When Eddie leaves, he and his type Aleave no vacancy@ in the real ministry or work of the church. They just leave an empty spot on a pew on Sunday morning, a little less change in the offering place and one less member to have to pamper and please. Church leaders then must go out looking for another Eddie or two to replace the ones lost. What is going on here?
Churches of all sizes are held hostage by consumer Eddies who are the prime target audience for most twentieth century churches. Indeed, some of the most popular church growth strategies of the past several decades are built around consumer Christians in one way or another. Clever marketing schemes try to attract and hold the Eddies floating around in a self-centered society.
Why has the church agreed to allow its most immature members to dictate the ministry focus of the church? Why does the church tolerate manipulation – practically blackmail – from those members who contribute the least to the work of the church?
Eddies has his hook into the one-winged church because he presence is the measure of success in one-winged church circles. . . . And Eddie will not come if we do not ministry to him and give him what he wants.
The traditional system needs Eddies to fill a pew, to be counted in the numbers on Sunday, to financially support the construction of new buildings and the addition of new staff Aministers.@ All of these hooks are necessary to attract more consumer Eddies, who can fill more pews, which creates a need for new and better buildings to attract more Eddies, which means bigger buildings and on and on the cycle goes. Eddie is the driving force behind the Anoses and nickels@ game of the traditional church.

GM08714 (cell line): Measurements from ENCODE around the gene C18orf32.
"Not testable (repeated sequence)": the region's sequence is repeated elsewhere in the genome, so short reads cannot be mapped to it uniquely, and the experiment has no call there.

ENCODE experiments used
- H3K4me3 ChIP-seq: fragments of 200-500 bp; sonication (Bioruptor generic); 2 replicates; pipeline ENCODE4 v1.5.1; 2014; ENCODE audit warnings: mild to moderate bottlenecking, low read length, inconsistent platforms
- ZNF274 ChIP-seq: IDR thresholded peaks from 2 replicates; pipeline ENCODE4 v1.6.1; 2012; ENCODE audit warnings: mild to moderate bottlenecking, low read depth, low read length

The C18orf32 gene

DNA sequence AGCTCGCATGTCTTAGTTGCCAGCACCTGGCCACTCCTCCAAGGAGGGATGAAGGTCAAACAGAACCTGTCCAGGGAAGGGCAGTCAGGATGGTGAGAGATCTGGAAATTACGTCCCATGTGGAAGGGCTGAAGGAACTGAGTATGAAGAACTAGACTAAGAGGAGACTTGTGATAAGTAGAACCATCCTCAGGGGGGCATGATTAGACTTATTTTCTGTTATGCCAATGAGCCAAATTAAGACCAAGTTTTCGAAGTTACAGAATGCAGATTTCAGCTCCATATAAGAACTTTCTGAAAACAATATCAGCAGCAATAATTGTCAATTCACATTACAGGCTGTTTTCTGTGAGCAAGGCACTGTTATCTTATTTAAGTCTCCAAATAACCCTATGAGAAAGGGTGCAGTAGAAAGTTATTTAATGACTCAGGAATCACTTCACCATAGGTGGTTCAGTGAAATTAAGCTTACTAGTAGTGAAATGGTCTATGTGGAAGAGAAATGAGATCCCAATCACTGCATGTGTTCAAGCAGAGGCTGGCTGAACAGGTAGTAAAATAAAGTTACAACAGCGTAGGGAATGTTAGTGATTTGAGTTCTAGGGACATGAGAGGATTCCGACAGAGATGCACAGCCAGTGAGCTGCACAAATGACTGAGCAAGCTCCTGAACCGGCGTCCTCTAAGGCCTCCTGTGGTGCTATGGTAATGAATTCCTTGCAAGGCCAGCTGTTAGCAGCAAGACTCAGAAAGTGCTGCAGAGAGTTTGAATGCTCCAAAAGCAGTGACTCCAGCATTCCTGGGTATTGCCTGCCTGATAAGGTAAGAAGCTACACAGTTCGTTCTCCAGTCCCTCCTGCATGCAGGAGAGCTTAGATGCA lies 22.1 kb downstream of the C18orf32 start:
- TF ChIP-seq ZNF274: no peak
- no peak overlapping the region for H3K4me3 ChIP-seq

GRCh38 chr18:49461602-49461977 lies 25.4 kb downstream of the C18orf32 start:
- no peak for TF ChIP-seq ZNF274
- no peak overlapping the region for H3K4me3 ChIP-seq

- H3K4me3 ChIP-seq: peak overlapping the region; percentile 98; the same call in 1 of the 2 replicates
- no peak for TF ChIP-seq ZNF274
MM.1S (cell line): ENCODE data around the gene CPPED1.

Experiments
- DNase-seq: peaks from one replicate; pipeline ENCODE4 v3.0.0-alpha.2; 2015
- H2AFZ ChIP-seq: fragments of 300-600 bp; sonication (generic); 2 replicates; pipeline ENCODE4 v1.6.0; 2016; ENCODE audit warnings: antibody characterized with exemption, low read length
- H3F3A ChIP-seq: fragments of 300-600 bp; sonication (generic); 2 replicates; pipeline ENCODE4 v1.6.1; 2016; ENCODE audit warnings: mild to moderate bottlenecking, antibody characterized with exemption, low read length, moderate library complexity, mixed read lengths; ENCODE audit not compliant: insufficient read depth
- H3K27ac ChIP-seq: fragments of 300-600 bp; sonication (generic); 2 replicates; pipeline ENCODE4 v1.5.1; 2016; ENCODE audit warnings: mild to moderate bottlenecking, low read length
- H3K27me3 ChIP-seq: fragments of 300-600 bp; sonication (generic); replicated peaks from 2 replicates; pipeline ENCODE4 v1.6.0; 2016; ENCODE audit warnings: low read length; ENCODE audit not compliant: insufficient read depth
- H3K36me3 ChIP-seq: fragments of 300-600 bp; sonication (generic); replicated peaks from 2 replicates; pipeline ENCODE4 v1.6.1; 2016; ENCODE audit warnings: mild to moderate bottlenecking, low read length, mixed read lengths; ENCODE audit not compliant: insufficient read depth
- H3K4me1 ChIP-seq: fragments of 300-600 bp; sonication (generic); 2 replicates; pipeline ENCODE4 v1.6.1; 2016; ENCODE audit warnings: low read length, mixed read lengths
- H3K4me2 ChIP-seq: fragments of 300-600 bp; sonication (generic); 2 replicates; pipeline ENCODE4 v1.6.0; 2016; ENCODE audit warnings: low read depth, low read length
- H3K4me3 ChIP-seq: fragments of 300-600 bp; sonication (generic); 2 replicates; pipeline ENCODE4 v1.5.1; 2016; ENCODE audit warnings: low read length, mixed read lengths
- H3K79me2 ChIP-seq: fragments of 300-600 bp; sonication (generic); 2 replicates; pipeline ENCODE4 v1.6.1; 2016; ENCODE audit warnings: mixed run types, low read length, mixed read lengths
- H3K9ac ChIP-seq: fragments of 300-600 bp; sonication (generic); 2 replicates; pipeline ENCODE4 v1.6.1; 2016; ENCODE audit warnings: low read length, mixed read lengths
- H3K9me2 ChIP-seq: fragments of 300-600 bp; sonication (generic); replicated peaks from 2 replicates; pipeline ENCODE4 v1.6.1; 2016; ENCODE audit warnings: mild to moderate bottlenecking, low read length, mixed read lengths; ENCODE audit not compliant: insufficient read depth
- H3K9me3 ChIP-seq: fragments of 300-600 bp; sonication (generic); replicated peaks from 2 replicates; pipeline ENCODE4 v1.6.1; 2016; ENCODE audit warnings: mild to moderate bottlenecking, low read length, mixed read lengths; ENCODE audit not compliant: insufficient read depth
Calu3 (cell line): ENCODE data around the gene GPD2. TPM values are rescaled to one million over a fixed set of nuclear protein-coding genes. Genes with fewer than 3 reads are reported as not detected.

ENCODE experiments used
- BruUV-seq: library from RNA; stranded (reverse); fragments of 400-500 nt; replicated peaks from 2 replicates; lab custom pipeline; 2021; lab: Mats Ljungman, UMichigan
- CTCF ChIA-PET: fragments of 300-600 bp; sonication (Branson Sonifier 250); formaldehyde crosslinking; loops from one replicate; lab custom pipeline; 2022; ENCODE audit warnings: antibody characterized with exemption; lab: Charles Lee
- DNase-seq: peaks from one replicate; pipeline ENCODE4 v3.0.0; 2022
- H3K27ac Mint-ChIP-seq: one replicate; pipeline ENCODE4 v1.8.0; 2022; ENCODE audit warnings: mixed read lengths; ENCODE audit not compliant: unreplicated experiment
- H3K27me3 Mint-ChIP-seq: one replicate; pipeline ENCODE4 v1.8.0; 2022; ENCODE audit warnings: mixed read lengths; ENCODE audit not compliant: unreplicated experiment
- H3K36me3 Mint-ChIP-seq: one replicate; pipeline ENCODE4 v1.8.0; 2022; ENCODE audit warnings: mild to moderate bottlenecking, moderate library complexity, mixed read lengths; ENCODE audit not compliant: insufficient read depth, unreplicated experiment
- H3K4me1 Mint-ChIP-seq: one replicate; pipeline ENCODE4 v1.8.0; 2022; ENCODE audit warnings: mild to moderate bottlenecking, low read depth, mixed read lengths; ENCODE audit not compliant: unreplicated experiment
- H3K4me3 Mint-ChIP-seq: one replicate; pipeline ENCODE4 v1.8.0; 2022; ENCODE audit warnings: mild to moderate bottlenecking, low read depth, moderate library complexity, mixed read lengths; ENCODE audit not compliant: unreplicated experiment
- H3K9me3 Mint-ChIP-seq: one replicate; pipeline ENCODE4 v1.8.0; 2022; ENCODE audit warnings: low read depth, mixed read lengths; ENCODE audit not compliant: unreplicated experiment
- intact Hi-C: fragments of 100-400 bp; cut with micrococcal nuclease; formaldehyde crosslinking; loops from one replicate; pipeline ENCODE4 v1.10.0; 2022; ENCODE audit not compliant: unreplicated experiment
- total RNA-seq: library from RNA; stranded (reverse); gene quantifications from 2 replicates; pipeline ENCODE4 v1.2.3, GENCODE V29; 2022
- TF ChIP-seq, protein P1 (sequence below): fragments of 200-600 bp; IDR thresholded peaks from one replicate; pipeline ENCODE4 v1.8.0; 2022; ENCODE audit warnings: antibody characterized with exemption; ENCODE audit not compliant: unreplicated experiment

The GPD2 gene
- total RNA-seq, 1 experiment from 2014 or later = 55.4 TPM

The task of the
discipleship system is to cause spiritual infants to grow up through stages of
maturity to become spiritual parents and grandparents. When developmental needs
for nurture and safety are met, spiritual infants begin to developmentally
mature. When cells function as nuclear
families and cell leaders function as spiritual parents, this nurture is
delivered and spiritual infants grow up.
Bill Beckham, The Second Reformation, 41. My apologies to anyone named Eddie!
The actual estimated percentage is 83% of worship attenders. For an illustration, see the visual parable at http://www.disciplewalk.com/parable_Not_being_fed.html.
Bill Beckham, The Second Reformation, 44-46. Family systems theory suggests that churched Eddies also triangulate in order to control their access to the nurture they need; their desire to control the source of nurture for their dependency is the covert source of most church conflict.
NOTE (my response)
The quote is from Major League Disciple Making: An Overview of the Best Research on the Cell Church, an online course developed for the Institute for Discipleship at www.BeADisciple.com in 2009. Course materials, including these lectures, can be downloaded here: http://www.disciplewalk.com/IFD_MLD_Class_Links.html
All Scripture quotations are from the Revised Standard Version of the Bible, copyright © 1946, 1952, and 1971 National Council of the Churches of Christ in the United States of America. Used by permission. All rights reserved. Please review the page How and Why We Use Quotes.